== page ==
After I made my salsa the other day, my husband told me that his mom was making and freezing tomato soup with all her homegrown tomatoes. So just two days after my salsa-making, I went back into the garden and picked all the ripe tomatoes…I had seven pounds of them! I was a little amazed, as this was more tomatoes than I got in all of last summer (this was the first summer that I actually did any gardening myself–before it was always hubby caring for the garden after work and on weekends–clearly tomatoes respond well to extra love and attention).
I decided to try the tomato-dill soup recipe found on page 220 of Nourishing Traditions. It was a wise choice: Best tomato soup I have ever had.
I could not find fresh dill as the recipe called for, so I used dried. Neither could I find green peppercorns (except mixed in with red, white and black peppercorns), so I just grated some black pepper. I also didn’t serve the soup with piima cream or créme fraiche, but rather used plain old raw milk at room temperature. Here’s my version of the recipe:
(approx 6 servings)
2 medium onions (I used sweet), chopped
3 celery stalks, chopped
3 tablespoons butter
8 medium tomatoes or equivalent, peeled, seeded and chopped
2 1/2 cups homemade chicken stock, with fat
fresh ground pepper (about 4-5 cranks on the pepper mill)
1 tsp sea salt
1 tbsp dried dill
raw milk, room temperature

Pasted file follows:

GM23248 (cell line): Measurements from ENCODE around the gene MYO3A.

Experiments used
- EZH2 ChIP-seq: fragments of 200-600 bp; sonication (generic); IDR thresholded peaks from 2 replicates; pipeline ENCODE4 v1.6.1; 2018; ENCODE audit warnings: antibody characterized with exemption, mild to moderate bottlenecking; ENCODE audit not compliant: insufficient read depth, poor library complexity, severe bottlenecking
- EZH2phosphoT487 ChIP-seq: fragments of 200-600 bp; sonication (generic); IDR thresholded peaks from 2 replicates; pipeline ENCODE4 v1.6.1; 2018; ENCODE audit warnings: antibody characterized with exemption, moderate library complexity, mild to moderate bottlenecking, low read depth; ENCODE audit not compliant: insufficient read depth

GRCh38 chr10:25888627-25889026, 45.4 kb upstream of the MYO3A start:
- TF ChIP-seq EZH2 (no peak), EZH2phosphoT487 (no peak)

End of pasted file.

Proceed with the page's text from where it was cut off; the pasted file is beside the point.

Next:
Peel tomatoes (see salsa post for instructions on how to peel tomatoes). Sauté coarsely chopped onions and celery in butter. Add tomatoes and stock.
Bring to a boil and skim scum that rises to the top. (I had never skimmed soup before this, but it’s supposed to remove impurities, enhance the appearance, and maybe even improve the taste? Apparently, it’s what gourmet chefs do, so I say do it.) Add pepper and simmer 15 minutes. Then, add the dill. Put the soup in a blender (mine got quite full and was difficult to manage, so you may wish to split it and do it twice).
Pulse until desired consistency (it’s supposed to be a purée, but I left it with tiny chunks and we liked it that way). From here you can easily pour it into bowls, which I did, but then I put the rest back into the pot because I worry about yucky stuff leaching from plastic containers.
Add a bit of milk (or your preferred cultured dairy liquid). Enjoy!
(Just so you know, you will crave grilled cheese sandwiches like madness when you have this, so be prepared.)